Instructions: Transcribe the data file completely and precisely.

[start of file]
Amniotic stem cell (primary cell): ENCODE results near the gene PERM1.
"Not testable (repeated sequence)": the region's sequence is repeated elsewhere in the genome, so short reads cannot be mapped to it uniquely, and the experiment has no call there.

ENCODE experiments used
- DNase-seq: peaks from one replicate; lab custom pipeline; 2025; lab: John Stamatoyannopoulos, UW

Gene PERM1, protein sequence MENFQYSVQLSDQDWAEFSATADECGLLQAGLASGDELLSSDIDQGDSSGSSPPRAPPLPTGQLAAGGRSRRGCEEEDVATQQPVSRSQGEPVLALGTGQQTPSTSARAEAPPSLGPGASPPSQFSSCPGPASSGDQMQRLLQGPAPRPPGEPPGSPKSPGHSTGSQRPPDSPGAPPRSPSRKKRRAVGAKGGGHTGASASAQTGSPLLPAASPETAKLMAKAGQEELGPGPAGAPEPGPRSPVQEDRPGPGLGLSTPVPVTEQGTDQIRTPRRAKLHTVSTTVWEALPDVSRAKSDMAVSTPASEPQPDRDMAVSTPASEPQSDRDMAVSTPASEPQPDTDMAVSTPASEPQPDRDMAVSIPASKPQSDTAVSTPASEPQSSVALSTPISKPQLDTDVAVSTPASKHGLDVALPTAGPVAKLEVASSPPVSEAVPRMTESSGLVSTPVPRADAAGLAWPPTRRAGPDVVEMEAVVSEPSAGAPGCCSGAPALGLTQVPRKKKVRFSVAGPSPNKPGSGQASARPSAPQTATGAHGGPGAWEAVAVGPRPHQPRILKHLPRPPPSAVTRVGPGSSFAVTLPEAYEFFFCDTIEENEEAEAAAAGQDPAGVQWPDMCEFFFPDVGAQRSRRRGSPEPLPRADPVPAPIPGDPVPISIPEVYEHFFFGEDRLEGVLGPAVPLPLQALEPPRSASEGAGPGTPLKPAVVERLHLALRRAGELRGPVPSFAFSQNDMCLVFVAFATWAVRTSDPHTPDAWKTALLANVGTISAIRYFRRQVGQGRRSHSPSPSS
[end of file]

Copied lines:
Amniotic stem cell (primary cell): ENCODE results near the gene PERM1.
"Not testable (repeated sequence)": the region's sequence is repeated elsewhere in the genome, so short reads cannot be mapped to it uniquely, and the experiment has no call there.

ENCODE experiments used
- DNase-seq: peaks from one replicate; lab custom pipeline; 2025; lab: John Stamatoyannopoulos, UW

Gene PERM1, protein sequence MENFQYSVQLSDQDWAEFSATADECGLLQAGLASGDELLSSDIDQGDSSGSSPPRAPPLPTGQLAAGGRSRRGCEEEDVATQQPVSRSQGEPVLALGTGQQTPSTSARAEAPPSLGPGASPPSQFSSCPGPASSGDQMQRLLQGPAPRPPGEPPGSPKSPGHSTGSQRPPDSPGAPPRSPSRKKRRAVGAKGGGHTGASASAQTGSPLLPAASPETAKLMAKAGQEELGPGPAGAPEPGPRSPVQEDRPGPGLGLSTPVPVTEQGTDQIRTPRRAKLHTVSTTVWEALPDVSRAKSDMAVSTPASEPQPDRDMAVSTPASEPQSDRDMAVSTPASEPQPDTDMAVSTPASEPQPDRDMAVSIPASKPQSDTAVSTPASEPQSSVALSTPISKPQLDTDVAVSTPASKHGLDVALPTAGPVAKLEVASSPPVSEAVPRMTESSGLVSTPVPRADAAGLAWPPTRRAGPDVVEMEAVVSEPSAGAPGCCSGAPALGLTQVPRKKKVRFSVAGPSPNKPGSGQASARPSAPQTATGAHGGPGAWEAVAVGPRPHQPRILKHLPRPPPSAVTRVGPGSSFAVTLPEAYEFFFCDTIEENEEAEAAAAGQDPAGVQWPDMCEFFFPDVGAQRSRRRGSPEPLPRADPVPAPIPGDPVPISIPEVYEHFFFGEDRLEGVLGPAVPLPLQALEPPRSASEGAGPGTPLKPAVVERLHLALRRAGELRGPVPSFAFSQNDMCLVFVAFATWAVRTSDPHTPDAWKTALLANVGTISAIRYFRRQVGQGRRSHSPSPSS